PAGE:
As she promised, Amber Heard is appealing the defamation verdict she lost to ex-husband Johnny Depp, formally filing a notice of intent to the Virginia Court of Appeal on Thursday.
The two-paragraph document, obtained by USA TODAY, states Heard’s intent to appeal the June 1 jury verdict, which awarded more than $10 million in damages to Depp following a six-week spectacle trial in Fairfax County, Va.
She also intends to appeal trial Judge Penney Azcarate’s July 13 rejection of Heard’s post-trial attempt to get the verdict overturned and a new trial ordered.
“We believe the court made errors that prevented a just and fair verdict consistent with the First Amendment,” Heard’s legal team said in a statement. “We are therefore appealing the verdict.
“While we realize today’s filing will ignite the Twitter bonfires, there are steps we need to take to ensure both fairness and justice.”
During the trial, Heard was the target of overwhelming social media contempt compared to Depp, which she and her lawyers blamed on Depp fans.
In TV interviews after the trial, she and her lawyers alleged the jury’s verdict was influenced by “unfair” social media, although they didn’t offer any evidence and did not mention that issue in their failed attempt to persuade Judge Azcarate to set the verdict aside.
Heard’s latest legal move is not a surprise. She has been vowing to appeal the verdict since the day the jury delivered it. It is not clear how she is funding the appeal; she has said she can’t pay the millions in damages to Depp. Under Virginia court rules, she must post a bond for $10.3 million plus 6% interest while her appeal is pending.
Depp’s legal team said in a statement they are not surprised nor concerned about Heard’s appeal.
“The jury listened to the extensive evidence presented during the six-week trial and came to a clear and unanimous verdict that the defendant herself defamed Mr. Depp, in multiple instances,” the Depp statement said. “We remain confident in our case and that this verdict will stand.”
Heard’s lawyers are expected to file an entirely new appellate brief citing specific “errors” Azcarate allegedly made during the trial or in post-trial motions.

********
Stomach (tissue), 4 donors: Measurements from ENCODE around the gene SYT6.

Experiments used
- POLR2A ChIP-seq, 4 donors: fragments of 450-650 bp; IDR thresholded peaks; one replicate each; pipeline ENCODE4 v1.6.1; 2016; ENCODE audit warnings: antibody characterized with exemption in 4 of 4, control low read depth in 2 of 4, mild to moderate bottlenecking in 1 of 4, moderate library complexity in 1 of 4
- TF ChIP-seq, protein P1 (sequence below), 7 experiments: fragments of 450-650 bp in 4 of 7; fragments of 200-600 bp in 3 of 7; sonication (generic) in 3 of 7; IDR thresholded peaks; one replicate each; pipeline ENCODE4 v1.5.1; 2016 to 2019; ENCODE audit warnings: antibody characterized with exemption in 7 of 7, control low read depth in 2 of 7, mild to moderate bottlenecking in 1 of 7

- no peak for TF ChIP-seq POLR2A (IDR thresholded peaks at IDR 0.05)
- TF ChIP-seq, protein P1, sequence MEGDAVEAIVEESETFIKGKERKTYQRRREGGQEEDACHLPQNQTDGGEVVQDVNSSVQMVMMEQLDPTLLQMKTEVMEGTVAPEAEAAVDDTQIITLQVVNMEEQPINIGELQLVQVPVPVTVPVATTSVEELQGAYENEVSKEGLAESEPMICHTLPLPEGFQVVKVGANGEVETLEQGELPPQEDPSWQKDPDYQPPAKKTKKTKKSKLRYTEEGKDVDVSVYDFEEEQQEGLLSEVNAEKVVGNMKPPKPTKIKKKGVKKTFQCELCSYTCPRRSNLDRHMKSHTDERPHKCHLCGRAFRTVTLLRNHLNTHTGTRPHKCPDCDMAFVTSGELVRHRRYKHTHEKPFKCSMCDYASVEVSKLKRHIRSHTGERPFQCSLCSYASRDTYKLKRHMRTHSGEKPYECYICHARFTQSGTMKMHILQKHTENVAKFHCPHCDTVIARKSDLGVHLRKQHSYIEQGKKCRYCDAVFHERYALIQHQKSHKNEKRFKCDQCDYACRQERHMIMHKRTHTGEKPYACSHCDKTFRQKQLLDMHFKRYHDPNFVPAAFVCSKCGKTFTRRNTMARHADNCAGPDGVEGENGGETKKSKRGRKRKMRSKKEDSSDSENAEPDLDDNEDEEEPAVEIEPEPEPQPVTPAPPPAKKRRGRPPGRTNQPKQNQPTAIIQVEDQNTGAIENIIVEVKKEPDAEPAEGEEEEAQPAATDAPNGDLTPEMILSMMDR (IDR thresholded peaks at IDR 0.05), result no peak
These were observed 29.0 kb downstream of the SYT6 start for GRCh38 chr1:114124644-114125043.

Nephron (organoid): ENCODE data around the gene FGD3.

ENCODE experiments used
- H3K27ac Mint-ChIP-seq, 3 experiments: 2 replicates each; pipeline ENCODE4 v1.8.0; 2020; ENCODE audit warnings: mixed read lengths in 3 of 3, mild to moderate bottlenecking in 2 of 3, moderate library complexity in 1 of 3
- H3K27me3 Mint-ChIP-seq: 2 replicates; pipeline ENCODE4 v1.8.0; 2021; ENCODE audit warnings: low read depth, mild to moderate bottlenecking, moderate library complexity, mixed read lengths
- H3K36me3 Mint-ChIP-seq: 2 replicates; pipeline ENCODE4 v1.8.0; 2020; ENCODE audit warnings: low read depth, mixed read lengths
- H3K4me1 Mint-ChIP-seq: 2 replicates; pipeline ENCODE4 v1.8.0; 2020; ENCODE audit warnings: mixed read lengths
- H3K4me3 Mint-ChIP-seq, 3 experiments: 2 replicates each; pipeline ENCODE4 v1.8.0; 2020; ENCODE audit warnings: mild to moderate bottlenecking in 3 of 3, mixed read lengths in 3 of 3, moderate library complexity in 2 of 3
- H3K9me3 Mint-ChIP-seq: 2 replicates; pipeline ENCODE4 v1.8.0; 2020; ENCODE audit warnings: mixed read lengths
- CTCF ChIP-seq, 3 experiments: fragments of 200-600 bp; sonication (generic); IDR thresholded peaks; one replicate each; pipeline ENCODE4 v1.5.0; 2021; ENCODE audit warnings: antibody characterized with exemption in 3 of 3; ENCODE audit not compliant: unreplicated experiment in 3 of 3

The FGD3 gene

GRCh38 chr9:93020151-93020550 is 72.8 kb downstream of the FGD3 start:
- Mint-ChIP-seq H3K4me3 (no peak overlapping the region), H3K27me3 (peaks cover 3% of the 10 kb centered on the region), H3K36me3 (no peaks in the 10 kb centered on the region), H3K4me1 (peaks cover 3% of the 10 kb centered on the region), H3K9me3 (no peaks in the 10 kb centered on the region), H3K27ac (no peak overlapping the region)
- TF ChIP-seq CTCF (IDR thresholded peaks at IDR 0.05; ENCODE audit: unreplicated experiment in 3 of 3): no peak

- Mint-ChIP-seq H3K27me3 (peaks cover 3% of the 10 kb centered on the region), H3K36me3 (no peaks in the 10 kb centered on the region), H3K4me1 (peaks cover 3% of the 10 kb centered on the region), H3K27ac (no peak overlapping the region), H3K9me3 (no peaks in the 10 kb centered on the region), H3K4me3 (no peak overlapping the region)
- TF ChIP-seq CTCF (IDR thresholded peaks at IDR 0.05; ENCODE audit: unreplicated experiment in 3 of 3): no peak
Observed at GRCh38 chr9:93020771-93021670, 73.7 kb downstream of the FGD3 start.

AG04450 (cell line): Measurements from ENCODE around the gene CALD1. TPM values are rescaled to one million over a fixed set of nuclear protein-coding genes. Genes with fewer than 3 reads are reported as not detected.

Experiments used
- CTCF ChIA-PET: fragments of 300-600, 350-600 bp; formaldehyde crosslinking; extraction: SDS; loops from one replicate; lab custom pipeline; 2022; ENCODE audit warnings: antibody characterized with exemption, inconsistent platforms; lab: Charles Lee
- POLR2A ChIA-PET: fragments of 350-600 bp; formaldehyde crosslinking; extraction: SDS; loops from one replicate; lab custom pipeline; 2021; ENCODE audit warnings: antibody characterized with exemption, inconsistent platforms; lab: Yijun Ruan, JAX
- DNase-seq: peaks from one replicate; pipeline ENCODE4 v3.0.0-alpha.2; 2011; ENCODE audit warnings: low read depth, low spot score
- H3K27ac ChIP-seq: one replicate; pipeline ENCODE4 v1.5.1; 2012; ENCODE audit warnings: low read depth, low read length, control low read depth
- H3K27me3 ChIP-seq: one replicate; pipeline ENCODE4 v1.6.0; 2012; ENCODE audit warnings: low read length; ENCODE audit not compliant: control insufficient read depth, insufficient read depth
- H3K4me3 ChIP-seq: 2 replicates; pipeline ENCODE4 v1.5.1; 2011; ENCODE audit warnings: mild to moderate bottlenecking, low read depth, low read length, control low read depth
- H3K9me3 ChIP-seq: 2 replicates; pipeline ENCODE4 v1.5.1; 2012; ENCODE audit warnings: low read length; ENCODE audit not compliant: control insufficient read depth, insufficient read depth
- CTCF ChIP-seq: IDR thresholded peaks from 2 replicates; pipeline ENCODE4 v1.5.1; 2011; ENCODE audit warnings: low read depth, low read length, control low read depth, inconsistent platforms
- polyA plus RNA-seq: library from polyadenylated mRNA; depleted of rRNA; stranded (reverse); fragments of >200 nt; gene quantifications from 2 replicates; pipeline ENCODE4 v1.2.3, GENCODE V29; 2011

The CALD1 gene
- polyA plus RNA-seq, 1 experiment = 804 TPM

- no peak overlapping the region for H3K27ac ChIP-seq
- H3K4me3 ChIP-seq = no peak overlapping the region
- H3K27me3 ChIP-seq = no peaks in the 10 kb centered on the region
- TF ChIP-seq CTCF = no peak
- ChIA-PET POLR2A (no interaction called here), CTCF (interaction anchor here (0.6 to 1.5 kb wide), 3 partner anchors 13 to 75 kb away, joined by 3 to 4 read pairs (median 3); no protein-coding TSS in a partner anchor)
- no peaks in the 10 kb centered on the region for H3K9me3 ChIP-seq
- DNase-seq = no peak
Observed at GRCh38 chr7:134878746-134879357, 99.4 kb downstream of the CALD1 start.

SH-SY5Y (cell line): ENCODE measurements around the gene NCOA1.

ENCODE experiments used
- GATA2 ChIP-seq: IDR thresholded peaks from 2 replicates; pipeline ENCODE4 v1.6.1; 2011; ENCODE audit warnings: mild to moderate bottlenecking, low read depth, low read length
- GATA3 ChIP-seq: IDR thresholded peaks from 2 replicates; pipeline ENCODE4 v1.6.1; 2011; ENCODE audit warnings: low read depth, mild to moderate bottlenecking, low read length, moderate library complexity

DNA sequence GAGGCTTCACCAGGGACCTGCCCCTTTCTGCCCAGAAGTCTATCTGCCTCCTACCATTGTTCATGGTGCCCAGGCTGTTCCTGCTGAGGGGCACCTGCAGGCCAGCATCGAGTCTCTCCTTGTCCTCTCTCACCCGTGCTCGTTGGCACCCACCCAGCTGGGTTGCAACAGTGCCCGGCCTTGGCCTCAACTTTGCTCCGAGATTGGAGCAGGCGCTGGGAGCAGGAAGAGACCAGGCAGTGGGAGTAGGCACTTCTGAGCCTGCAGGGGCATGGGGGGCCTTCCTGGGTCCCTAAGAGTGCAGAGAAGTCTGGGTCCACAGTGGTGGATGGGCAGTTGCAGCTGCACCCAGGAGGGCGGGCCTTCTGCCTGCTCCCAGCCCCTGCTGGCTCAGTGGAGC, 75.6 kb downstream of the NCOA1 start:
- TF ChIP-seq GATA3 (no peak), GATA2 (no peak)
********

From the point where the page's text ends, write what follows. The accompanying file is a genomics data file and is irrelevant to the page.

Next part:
The Virginia Court of Appeal is in Richmond; it’s not clear whether an appellate panel of judges will hold a hearing in the case.
Last month, the jury in the case found overwhelmingly in Depp’s favor that Heard defamed him when she published a column in The Washington Post in December 2018 calling herself a victim of domestic abuse. Depp’s name was not mentioned in the article but during their 2016 divorce proceedings she had accused him of abusing her.
Depp sued her for defamation in 2019, seeking $50 million. She countersued, also for defamation, seeking $100 million.
The jury agreed Heard had defamed Depp and awarded him more than $10 million in damages. The jury also awarded Heard $2 million in damages over remarks Depp’s lawyer at the time said about Heard’s abuse allegations being a “hoax.”
After the verdict, Heard’s legal team filed a brief arguing that the verdict was unfair, inconsistent and “excessive,” citing multiple reasons, including that Depp did not present evidence of required “actual malice,” and that what Heard wrote in her column was “true” and thus protected by the First Amendment.
In response, Depp’s brief argued that Heard’s legal team failed to present sufficient reasons for setting aside the jury’s decision or for retrying the case and that her arguments were “outlandish” and “verges into the frivolous.”